Presumptive tests for blood
Presumptive tests for blood (Forensic Science)
Because blood is frequently shed during violent crimes, the search for and identification of blood is an important part of the work of forensic scientists both in the laboratory and at the crime scene. The presence of blood and its locations can provide information about the event and circumstances being investigated. Analysts may, if the case circumstances warrant it, subject any bloodstains identified to DNA (deoxyribonucleic acid) profiling to determine from whom the blood could or could not have come; this information can also shed light on the event and circumstances.
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The Appearance of Bloodstains (Forensic Science)
Although the detection of bloodstains may seem like a simple process, in reality it can be quite complex. Immediately after it is shed, blood is a red liquid. It starts to clot within a few minutes, and in relatively large quantities of liquid blood, a separation of blood into clotted red material and a light-colored liquid can be noted. In smaller amounts, blood dries before clotting is complete, and a shiny, slightly translucent red stain is observed. Bloodstains darken and change color to brown with time. Any treatment of the stain with water or smearing of the stain will dilute the blood, or decrease the amount present, which results in a color change. Any treatment of the blood with a cleaning agent or other chemical will alter the stain’s color to a greenish shade.
The material on which a bloodstain is present also affects the stain’s appearance. The texture and absorbency of some materials can obscure the physical appearance of blood, and the color of the background material affects the analyst’s perception of the color of a stain.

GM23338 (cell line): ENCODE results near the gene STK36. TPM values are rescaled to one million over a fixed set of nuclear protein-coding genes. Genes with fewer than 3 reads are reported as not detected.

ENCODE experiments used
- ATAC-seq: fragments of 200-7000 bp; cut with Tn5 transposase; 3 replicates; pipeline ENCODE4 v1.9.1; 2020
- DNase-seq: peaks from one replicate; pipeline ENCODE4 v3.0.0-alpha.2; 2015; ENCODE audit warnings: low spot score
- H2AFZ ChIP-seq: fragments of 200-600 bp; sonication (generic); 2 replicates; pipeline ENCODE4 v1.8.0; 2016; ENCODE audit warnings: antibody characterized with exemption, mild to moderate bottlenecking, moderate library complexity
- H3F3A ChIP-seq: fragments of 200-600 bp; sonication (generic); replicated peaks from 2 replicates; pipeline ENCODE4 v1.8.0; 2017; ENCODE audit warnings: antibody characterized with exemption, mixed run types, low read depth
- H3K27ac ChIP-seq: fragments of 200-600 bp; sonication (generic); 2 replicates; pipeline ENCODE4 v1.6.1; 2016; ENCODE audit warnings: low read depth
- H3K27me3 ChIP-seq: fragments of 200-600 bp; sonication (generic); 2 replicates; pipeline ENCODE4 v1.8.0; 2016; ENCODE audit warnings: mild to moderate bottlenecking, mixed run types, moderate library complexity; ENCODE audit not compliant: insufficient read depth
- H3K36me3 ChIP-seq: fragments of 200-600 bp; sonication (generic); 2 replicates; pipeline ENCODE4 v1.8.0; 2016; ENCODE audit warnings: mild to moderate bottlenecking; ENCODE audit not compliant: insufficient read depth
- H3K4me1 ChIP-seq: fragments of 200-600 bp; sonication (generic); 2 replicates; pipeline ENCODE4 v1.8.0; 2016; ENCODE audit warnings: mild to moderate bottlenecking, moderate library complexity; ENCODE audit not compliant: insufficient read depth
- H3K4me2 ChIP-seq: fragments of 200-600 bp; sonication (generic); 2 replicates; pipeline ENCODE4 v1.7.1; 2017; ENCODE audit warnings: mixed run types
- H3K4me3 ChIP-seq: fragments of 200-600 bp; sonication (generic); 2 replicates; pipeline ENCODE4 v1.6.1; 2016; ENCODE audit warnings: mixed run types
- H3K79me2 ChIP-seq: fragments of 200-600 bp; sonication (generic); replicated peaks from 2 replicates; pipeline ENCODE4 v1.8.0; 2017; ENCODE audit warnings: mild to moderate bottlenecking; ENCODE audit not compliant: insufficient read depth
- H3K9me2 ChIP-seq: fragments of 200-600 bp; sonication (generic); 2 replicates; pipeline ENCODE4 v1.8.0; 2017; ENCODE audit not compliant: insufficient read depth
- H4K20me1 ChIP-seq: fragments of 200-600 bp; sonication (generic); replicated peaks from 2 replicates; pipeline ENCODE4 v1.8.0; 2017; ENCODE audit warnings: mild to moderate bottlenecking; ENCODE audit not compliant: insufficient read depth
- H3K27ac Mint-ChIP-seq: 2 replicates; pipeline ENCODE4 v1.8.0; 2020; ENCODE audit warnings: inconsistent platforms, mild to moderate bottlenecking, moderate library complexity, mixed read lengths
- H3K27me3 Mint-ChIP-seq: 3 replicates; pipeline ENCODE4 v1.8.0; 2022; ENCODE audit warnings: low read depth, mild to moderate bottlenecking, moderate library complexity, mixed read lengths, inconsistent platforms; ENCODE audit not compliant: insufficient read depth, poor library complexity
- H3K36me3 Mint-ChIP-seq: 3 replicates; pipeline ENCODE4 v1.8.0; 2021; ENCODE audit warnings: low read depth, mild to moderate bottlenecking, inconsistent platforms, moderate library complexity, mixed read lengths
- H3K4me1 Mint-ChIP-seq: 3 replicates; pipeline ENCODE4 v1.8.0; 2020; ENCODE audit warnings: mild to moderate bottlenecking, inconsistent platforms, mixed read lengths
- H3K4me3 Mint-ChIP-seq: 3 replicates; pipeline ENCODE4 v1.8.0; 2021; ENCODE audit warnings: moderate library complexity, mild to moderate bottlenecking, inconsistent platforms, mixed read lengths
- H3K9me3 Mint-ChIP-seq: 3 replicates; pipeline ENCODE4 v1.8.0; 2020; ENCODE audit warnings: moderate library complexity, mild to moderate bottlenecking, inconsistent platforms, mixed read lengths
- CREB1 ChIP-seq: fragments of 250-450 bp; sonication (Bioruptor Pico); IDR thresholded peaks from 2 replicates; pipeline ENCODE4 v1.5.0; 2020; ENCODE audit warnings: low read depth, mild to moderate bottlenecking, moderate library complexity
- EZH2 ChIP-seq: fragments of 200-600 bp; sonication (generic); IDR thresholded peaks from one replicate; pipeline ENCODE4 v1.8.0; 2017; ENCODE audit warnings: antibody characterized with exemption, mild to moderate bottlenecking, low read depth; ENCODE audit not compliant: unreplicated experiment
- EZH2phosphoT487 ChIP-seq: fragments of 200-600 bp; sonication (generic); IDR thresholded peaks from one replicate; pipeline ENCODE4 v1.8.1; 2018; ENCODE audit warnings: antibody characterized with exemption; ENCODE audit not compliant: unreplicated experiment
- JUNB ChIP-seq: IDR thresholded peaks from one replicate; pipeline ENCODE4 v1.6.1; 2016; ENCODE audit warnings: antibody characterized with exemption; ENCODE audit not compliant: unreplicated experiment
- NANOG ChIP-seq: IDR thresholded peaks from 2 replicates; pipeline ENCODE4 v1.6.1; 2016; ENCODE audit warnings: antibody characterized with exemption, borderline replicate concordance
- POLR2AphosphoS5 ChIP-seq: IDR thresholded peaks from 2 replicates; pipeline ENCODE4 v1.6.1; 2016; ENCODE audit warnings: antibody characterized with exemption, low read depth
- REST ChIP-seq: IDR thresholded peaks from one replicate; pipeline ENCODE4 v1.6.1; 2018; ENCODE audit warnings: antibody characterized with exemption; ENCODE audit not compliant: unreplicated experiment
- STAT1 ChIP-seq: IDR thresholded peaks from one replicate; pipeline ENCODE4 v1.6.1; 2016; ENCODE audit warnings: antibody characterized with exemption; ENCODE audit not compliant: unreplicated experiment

The visual identification of a stain as possibly being blood is a useful start in a forensic examination, but additional work needs to be done before the stain can be identified as blood. To confirm the presence of blood, a forensic scientist will usually carry out a presumptive test.
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The Chemical Basis of Presumptive Tests (Forensic Science)
Blood is a unique and complex biological fluid containing many different cell types and a wide range of circulating proteins, glycoprotein, and ions. One of these cell types is the red blood cell, or erythrocyte. The major protein component of the red blood cell is hemoglobin, which contains an iron ion and is responsible for binding oxygen and transporting it around the body. Hemoglobin is found only in blood, so being able to identify this protein in a stain allows the forensic scientist to identify the stain positively as blood.
When hemoglobin binds oxygen, it effectively acts as a type of oxidizing enyzme called a peroxidase, and this enzymatic activity is used in presumptive tests. Certain dyes are colorless but can be oxidized to yield a colored product. When such a dye is added to a possible bloodstain in the presence of an oxidant, the change in color shows that an oxidizing agent, such as hemoglobin, is present. Phenolphthalein is the dye component of the Kastle-Meyer presumptive test for blood; the dye changes from colorless to dark pink. Another example is tetramethylbenzidine, which is the dye component of a commercial test for blood in urine, the Combur-Test, which can also be used to detect bloodstains. The dye in this test changes from colorless to dark green. The luminol test is also a presumptive test, although one with a far more complex reaction pathway than that of more basic...